Oculopharyngeal Muscular Dystrophy, an Often Misdiagnosed Neuromuscular Disorder: A Southern California Experience


Oculopharyngeal muscular dystrophy (OPMD) is a rare neuromuscular disorder characterized by late-onset development of bilateral eyelid ptosis, ophthalmoparesis and dysphagia with further progression to proximal limb muscle weakness that is an under recognized condition. The mode of inheritance is usually autosomal dominant, but a recessive form has been reported. OPMD is caused by a short expansion of the alanine repeat (GCN trinucleotide) in the poly(adenylate)-binding protein nuclear1 (PABPN1) gene.


We performed a retrospective review of undiagnosed cases that initially presented with ptosis, diplopia, dysphagia, muscle weakness, muscular dystrophy and/or myasthenia gravis from 2000 to 2015 at two institutions in Southern California.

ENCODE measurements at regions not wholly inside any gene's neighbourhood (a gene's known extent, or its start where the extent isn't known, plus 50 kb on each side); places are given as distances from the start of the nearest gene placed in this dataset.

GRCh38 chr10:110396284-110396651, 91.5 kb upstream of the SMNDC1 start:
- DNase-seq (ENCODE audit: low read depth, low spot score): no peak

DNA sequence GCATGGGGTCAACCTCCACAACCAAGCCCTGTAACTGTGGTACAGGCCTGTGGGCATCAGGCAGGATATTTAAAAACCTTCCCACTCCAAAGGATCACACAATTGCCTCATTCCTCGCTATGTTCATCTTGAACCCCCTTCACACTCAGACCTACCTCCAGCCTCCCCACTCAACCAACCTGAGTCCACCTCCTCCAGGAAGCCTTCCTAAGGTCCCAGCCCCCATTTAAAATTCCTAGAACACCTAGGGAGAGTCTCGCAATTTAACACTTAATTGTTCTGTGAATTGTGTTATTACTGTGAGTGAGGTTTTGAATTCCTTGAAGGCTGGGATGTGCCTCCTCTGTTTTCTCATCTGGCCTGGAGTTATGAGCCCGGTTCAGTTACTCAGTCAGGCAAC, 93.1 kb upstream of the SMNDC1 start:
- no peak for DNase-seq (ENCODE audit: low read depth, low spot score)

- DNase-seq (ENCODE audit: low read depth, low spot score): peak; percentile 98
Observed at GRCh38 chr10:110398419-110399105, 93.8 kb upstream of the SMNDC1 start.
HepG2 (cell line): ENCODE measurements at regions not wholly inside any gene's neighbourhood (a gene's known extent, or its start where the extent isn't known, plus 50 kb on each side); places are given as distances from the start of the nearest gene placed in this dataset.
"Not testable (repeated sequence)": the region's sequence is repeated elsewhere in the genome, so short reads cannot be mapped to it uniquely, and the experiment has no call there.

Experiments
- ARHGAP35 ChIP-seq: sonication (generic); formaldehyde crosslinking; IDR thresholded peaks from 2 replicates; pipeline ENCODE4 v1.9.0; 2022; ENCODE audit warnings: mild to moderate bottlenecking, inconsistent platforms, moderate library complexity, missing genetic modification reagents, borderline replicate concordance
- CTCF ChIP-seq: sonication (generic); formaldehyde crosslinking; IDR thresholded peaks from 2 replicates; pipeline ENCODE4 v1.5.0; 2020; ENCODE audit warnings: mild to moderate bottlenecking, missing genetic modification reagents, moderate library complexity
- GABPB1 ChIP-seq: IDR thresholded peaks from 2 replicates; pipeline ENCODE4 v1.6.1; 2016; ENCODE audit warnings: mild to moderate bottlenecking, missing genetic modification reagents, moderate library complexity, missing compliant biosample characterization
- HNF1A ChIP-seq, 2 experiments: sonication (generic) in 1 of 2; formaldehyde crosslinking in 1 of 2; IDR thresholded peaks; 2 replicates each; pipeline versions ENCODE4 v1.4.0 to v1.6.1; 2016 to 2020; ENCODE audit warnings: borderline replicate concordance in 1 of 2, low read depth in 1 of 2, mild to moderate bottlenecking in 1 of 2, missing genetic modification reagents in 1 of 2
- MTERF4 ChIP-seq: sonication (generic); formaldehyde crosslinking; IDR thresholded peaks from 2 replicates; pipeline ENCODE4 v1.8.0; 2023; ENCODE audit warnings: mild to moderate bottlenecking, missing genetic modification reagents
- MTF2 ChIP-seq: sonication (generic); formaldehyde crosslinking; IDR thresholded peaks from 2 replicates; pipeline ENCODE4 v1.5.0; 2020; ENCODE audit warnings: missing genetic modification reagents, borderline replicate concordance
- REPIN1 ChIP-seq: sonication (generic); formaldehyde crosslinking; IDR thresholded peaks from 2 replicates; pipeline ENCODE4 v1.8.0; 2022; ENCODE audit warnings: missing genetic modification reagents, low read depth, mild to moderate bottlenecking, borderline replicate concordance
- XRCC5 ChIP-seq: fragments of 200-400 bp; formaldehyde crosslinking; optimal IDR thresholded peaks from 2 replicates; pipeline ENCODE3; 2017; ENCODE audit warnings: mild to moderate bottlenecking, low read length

Twenty-five patients were identified to have OPMD with genetic confirmation.


Even though a rare condition, the prevalence is disproportionally frequent in certain ethnic groups and in certain regions; thus, we report our experience of OPMD patients in Southern California.


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